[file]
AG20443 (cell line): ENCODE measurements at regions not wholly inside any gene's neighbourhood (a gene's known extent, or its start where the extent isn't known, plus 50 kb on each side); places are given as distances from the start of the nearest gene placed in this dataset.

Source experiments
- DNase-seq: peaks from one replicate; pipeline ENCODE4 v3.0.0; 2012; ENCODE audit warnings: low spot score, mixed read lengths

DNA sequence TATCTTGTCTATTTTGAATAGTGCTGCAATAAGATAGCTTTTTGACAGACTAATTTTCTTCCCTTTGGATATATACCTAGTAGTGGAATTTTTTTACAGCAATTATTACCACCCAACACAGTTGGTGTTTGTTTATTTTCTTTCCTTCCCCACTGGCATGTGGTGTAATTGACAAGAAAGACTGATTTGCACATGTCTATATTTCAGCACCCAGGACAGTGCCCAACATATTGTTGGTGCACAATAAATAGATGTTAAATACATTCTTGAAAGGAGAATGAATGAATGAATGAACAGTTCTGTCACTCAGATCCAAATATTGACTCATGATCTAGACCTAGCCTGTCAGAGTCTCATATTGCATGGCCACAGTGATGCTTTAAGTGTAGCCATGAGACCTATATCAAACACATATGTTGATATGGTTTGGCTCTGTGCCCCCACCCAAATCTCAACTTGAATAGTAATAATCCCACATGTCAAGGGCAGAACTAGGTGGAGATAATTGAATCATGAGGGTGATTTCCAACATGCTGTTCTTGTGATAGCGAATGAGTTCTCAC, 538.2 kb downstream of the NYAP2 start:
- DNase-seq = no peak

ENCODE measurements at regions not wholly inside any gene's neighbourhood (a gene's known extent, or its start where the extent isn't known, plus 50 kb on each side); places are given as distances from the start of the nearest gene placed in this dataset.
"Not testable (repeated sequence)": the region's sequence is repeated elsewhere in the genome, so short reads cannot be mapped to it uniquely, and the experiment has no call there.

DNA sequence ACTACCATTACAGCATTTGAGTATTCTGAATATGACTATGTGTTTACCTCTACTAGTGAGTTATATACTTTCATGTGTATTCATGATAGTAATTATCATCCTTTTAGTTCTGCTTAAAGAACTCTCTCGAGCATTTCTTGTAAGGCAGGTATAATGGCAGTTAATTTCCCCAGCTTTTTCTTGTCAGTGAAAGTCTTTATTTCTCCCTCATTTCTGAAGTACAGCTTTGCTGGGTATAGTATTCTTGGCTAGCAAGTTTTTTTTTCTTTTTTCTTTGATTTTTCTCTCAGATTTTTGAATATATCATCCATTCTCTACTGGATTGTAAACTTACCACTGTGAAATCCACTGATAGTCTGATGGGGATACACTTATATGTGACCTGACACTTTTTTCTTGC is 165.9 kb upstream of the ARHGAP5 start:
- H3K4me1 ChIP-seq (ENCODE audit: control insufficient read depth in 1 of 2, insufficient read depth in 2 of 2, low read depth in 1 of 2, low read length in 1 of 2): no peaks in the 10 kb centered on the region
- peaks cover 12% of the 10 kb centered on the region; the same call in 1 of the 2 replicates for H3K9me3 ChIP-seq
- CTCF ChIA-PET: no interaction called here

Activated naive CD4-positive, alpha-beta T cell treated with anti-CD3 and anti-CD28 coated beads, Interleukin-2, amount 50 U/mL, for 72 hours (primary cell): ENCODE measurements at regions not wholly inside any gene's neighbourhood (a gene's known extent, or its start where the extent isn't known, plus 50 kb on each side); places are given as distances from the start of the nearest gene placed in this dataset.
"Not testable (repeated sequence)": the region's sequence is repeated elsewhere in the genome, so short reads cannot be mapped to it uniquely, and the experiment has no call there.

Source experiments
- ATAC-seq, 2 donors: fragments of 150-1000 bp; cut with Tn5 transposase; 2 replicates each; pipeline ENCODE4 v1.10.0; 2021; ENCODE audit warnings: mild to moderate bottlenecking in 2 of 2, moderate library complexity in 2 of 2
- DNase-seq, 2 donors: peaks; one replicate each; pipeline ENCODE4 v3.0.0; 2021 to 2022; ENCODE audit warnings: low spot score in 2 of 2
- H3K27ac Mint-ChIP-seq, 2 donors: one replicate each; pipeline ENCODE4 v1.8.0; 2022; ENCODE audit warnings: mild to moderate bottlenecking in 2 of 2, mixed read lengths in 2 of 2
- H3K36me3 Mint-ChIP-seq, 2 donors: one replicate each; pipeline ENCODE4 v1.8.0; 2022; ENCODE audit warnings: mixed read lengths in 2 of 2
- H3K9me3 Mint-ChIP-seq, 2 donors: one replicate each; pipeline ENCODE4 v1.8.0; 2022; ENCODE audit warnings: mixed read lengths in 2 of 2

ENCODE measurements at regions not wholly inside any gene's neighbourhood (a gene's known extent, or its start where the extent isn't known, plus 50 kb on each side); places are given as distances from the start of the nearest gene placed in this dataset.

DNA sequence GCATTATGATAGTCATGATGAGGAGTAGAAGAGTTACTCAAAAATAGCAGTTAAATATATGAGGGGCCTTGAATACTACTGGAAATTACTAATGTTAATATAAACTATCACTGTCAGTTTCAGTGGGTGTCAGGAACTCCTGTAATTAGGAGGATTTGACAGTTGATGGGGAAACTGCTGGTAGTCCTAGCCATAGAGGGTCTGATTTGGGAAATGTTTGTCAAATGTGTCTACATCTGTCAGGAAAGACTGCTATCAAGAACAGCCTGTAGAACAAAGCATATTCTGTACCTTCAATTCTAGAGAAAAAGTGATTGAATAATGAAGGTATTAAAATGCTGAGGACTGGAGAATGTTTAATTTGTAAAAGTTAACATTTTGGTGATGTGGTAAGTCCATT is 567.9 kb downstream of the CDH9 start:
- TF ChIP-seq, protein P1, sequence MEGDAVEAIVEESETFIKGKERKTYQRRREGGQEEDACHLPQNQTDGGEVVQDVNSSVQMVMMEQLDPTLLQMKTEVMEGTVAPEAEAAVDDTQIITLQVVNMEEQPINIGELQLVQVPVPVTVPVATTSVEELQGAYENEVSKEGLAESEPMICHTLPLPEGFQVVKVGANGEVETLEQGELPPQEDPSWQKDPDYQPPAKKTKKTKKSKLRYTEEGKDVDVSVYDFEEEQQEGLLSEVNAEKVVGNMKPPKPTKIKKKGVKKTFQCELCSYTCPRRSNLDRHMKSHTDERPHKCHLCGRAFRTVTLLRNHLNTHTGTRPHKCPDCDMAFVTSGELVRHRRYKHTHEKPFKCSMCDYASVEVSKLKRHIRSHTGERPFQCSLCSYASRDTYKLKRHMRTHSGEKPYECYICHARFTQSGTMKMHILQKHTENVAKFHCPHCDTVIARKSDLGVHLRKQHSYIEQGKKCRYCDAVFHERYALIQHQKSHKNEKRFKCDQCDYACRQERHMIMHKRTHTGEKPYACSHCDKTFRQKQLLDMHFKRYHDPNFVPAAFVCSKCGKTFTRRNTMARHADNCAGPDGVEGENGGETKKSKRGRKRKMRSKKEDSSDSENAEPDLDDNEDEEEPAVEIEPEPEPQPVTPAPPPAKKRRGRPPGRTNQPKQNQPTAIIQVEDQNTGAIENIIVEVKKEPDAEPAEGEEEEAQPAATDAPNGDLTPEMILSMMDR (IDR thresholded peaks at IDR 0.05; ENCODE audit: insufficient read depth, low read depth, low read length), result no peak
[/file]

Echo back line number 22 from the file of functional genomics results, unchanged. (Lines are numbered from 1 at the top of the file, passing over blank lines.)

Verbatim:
- TF ChIP-seq, protein P1, sequence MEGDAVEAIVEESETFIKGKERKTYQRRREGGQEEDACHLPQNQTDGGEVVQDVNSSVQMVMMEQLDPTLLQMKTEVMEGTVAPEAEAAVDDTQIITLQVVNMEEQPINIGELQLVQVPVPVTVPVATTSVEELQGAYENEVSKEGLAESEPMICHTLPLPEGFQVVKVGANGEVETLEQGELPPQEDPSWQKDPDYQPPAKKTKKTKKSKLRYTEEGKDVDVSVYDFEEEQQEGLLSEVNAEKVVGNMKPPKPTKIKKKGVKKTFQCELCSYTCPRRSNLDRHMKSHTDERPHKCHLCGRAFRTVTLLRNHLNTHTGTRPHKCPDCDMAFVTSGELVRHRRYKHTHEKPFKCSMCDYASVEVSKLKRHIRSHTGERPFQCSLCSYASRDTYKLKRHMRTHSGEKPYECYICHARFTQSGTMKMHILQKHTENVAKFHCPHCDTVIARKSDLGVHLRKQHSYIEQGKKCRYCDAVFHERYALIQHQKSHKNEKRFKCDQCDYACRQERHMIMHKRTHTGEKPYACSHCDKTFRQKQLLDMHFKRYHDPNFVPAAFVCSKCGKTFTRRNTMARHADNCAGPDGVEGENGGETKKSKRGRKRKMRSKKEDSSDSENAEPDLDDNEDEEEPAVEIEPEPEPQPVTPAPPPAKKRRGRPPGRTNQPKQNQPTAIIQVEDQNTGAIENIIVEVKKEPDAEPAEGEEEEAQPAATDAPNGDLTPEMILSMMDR (IDR thresholded peaks at IDR 0.05; ENCODE audit: insufficient read depth, low read depth, low read length), result no peak